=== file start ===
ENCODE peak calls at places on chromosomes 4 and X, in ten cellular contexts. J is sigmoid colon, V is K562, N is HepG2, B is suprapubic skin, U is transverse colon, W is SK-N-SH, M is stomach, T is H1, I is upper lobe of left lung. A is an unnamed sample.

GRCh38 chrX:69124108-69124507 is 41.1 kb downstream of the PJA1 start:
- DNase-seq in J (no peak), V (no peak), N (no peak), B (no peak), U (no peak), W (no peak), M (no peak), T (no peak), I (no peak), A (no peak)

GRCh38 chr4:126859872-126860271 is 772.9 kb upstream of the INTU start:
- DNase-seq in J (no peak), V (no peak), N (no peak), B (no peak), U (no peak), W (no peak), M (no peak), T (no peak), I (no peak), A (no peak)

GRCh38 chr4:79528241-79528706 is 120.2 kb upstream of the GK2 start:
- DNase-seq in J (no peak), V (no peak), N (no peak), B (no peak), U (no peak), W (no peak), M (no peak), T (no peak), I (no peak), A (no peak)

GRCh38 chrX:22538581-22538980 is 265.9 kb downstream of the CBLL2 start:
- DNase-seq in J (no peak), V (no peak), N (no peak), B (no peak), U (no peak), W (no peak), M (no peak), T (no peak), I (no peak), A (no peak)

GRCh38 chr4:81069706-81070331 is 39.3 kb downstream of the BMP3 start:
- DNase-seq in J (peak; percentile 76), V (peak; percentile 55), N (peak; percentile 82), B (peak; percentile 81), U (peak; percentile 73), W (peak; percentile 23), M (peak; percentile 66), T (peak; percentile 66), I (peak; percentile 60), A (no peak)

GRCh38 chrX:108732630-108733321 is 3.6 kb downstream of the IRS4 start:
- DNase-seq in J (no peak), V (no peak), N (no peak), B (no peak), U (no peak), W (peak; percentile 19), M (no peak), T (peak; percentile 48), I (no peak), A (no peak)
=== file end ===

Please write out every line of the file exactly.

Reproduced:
ENCODE peak calls at places on chromosomes 4 and X, in ten cellular contexts. J is sigmoid colon, V is K562, N is HepG2, B is suprapubic skin, U is transverse colon, W is SK-N-SH, M is stomach, T is H1, I is upper lobe of left lung. A is an unnamed sample.

GRCh38 chrX:69124108-69124507 is 41.1 kb downstream of the PJA1 start:
- DNase-seq in J (no peak), V (no peak), N (no peak), B (no peak), U (no peak), W (no peak), M (no peak), T (no peak), I (no peak), A (no peak)

GRCh38 chr4:126859872-126860271 is 772.9 kb upstream of the INTU start:
- DNase-seq in J (no peak), V (no peak), N (no peak), B (no peak), U (no peak), W (no peak), M (no peak), T (no peak), I (no peak), A (no peak)

GRCh38 chr4:79528241-79528706 is 120.2 kb upstream of the GK2 start:
- DNase-seq in J (no peak), V (no peak), N (no peak), B (no peak), U (no peak), W (no peak), M (no peak), T (no peak), I (no peak), A (no peak)

GRCh38 chrX:22538581-22538980 is 265.9 kb downstream of the CBLL2 start:
- DNase-seq in J (no peak), V (no peak), N (no peak), B (no peak), U (no peak), W (no peak), M (no peak), T (no peak), I (no peak), A (no peak)

GRCh38 chr4:81069706-81070331 is 39.3 kb downstream of the BMP3 start:
- DNase-seq in J (peak; percentile 76), V (peak; percentile 55), N (peak; percentile 82), B (peak; percentile 81), U (peak; percentile 73), W (peak; percentile 23), M (peak; percentile 66), T (peak; percentile 66), I (peak; percentile 60), A (no peak)

GRCh38 chrX:108732630-108733321 is 3.6 kb downstream of the IRS4 start:
- DNase-seq in J (no peak), V (no peak), N (no peak), B (no peak), U (no peak), W (peak; percentile 19), M (no peak), T (peak; percentile 48), I (no peak), A (no peak)